Vehicle Inspections | what does this involve and why are we asking for them?

Public news

Vehicle Inspections were at the heart of discussions at the inaugural Industry Advisory Council in late September. Vehicle Inspections are an issue that the MTA have been fighting for, for decades. But, what is this all about? Why is the MTA fighting to get them? And how do they propose it should be done?

What do we mean by vehicle inspections and why are they important?

Essentially, there are two areas in Vehicle Inspections that the MTA are fighting for; Light Vehicle Inspections at change of ownership and national consistency for Heavy Vehicle Inspections.

Light Vehicle Inspections

Light vehicle inspections refer to change of ownership inspections for vehicles that are driven by everyday Australian’s. Currently the fleet of cars on South Australian roads contain vehicles that are not necessarily safe to be on the roads, more so than any other state or territory. We have the oldest vehicle fleet in mainland Australia and our road toll is significantly above the national average. Change of ownership inspections would mean that vehicles require a vehicle safety inspection before sale which covers components such as tyres, brakes and seatbelts and that product recall components have been rectified. The goal is to make South Australian roads safer for everyone.

Heavy Vehicle Inspections

Heavy Vehicle Inspections ensure that issues with larger vehicles are identified potentially earlier than they might otherwise be and are rectified before getting back on the road. It is important that these vehicles are road worthy and therefore less likely to cause a serious or even fatal accident on Australian roads.

What has happened so far?

Light Vehicle Inspections

The MTA has gathered learnings and submitted a position statement to the government outlining how light vehicle inspections at change of ownership could work in South Australia. The position paper proposes that inspections be set by a guided market rate, which based on the Victorian model has cost between $100-$200, with roadworthy certificates issued by licensed or authorised inspectors. With 7 out of 10 vehicles sold privately in South Australia, this would also protect consumers from purchasing vehicles that are not safe to drive on our roads.

Heavy Vehicle Inspections

Following the death of a 41-year-old truck driver on the South Eastern Freeway in 2014, the Coroner recommended that South Australia implement annual heavy vehicle inspections as part of annual registrations. Following the successful implementation of HVIS stage one change of ownership inspections, the incoming Liberal Government in 2018 committed to a continuation to HVIS stage two.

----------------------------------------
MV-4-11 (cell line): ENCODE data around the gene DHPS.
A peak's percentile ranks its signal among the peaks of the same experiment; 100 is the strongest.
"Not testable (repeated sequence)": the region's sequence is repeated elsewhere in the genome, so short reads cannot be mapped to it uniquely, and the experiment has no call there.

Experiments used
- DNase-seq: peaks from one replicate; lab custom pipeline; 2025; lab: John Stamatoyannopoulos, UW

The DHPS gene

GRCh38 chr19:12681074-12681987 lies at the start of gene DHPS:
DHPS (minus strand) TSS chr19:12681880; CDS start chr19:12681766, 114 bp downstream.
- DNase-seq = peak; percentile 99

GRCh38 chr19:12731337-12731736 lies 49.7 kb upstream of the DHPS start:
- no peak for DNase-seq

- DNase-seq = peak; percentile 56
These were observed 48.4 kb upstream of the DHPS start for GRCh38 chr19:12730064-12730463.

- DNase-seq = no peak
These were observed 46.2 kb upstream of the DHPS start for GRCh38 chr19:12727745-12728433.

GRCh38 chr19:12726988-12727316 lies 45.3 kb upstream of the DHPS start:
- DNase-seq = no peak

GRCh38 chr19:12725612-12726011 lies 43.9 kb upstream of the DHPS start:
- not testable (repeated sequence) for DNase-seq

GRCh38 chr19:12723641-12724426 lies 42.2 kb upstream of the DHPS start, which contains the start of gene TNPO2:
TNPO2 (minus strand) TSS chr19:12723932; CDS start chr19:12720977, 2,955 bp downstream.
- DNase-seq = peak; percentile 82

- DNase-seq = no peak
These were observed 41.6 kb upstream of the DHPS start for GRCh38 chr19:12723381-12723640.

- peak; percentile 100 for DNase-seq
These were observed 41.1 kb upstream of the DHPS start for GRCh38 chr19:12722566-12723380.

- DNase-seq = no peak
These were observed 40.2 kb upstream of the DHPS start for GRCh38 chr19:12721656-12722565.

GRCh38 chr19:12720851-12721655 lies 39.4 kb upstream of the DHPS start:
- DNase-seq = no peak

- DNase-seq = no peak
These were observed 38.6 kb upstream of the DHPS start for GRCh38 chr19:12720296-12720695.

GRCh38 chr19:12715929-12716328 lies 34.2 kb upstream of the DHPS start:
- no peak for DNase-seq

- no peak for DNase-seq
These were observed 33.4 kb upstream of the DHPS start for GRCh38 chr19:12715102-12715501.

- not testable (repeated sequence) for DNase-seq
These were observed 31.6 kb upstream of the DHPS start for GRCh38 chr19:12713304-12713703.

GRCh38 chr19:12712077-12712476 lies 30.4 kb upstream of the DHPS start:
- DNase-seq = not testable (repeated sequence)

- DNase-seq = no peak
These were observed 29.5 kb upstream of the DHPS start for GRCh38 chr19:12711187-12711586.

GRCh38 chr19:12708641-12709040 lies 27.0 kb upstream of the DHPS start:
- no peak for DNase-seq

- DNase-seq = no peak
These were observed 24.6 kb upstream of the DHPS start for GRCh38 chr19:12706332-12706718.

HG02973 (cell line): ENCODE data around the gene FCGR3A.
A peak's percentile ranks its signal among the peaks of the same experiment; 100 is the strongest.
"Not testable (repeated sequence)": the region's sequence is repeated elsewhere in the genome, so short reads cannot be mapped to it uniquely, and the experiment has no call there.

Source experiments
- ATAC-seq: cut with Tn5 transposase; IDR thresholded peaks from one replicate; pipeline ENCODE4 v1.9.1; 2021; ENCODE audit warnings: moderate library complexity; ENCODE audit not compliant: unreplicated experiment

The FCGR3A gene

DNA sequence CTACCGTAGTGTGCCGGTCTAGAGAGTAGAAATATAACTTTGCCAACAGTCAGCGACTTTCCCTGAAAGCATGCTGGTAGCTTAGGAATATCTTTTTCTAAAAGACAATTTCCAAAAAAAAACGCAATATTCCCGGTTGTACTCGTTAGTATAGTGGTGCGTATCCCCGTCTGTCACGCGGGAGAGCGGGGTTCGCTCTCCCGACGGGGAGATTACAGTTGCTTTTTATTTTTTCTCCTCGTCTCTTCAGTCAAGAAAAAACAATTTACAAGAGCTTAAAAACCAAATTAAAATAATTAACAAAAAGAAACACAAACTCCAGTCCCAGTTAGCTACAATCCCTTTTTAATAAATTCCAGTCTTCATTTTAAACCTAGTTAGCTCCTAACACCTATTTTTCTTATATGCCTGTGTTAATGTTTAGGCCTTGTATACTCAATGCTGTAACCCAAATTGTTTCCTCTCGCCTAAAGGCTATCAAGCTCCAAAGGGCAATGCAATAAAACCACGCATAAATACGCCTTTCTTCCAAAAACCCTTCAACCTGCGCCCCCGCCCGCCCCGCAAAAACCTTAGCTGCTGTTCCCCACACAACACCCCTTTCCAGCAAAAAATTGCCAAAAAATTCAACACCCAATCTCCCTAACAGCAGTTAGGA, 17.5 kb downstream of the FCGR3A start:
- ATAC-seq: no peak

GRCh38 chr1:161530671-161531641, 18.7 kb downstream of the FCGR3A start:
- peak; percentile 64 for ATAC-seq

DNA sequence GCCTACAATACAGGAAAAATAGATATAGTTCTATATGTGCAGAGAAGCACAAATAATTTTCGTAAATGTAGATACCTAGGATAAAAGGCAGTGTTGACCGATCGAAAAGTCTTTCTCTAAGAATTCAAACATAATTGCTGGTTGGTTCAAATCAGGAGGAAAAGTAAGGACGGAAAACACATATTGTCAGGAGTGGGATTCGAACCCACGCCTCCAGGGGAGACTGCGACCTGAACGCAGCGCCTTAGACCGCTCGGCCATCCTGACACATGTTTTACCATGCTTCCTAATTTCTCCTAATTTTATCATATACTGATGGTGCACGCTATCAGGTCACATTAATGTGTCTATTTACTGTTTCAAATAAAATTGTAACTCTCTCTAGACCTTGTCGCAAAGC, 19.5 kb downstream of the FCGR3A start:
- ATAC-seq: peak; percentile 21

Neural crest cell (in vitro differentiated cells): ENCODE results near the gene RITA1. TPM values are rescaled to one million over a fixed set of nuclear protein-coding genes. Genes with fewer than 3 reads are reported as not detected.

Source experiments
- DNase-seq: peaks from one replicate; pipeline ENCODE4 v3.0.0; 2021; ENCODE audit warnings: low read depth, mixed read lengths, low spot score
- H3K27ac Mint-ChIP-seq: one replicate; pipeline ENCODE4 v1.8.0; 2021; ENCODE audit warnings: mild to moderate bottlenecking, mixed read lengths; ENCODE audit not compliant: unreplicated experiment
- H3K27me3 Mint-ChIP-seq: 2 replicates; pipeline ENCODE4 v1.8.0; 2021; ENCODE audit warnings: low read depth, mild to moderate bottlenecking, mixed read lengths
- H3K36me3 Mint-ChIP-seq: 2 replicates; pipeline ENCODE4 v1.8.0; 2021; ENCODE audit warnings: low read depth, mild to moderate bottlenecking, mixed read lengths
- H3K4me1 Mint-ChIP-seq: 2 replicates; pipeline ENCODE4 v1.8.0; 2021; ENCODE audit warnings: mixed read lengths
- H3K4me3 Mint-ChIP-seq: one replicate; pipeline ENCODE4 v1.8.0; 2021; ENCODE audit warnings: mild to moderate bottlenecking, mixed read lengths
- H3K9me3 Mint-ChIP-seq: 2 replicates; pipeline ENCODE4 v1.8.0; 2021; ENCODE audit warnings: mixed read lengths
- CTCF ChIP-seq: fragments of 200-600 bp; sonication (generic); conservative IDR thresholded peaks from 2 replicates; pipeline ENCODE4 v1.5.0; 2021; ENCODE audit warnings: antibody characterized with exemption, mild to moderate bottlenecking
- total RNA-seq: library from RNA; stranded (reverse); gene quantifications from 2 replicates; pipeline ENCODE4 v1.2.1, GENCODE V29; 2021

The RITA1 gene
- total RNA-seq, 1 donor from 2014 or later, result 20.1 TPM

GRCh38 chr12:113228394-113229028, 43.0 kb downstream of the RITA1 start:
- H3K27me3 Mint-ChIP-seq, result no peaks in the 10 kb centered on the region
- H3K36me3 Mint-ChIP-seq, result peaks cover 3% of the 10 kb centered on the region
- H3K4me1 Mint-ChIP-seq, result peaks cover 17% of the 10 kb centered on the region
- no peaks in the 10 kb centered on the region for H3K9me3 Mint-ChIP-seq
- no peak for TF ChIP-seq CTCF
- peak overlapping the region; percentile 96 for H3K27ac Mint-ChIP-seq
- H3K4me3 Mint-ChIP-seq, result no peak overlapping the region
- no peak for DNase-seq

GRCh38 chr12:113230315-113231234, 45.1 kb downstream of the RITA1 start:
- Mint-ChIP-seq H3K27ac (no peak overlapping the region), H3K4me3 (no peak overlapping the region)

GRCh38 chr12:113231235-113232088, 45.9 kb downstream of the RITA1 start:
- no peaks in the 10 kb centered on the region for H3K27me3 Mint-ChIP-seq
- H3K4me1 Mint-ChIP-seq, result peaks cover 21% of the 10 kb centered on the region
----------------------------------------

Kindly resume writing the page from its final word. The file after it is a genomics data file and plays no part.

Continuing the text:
On 4 June 2020, the former Minister for Transport and Infrastructure announced the State Government would delay stage two periodic inspections for the promised HVIS, following an unsuccessful and arguably flawed tender process.

At this time it was also announced that stage one change of ownership inspections would be taken away from industry inspectors such as Cavpower and Scania, and brought in house to existing Department for Infrastructure and Transport (DIT) (formerly known as DPTI) locations such as Regency Park.

What are the next steps?

Light Vehicle Inspections

The MTA continue to advocate for Light Vehicle Inspections at change of ownership. The proposal is currently with the government and the MTA are using any opportunity to further this proposal.

Heavy Vehicle Inspections

After healthy discussion at the IAC meeting, it was agreed that a subcommittee of IAC members and the MTA be established to clarify MTA advocacy efforts for periodic Heavy Vehicle Inspections. While some members only wish to see heavy vehicle inspections at change of ownership, it was broadly agreed that national reform will likely see periodic inspections become mandatory. As such, members agreed it would be better to be part of discussions at a national level rather than deliberately obstructive.

Whether in a work capacity, a driver or a member of the public we all interact with our roads. Safety of South Australian’s is paramount for this shared space.

An MTA Member viewpoint

MTA Member Lyn James was a Ministry of Transport (MOT) examiner in the UK before starting his business Taff’s Auto Repairs in South Australia.

“Absolutely without a doubt, Vehicle Inspections are a must.” Said Lyn. “The problem we have got in South Australia is there are lots of unroadworthy cars on the road. This is because there is no regularity.”

“Only the police can, when they pull a car over, defect a car. Or if the government conduct random inspections.”

“Vehicles need an annual inspection,” continued Lyn. “In the UK if a car doesn’t pass a MOT it is declined to be roadworthy until all repairs have been done.

“A vehicle can’t fully be checked unless they are on a hoist.”

Lyn has taken the initiative to provide a service where he can provide a roadworthy check on vehicles that come through his workshop, if the customer wishes to take it up, and they usually do he advised.

“People hear of my inspections and often bring me their car that they have just bought. On several occasions the car they have just bought has had so many issues that the vehicle has had to go straight to the scrap heap. These are vehicles they have spent thousands of dollars on”

“Channel 7 did a story a couple of years ago, “Adelaide ticking time bombs” based on what I found wrong with a customer’s car they had just bought that was a wreck. They smashed it up to see what effects the defects would have on the car in the event of an accident.”

If you have any questions about the MTA’s advocacy efforts into Vehicle Inspections or have a position to offer, please email or call 8291 2000.

For Membership enquiries contact 8291 2000 or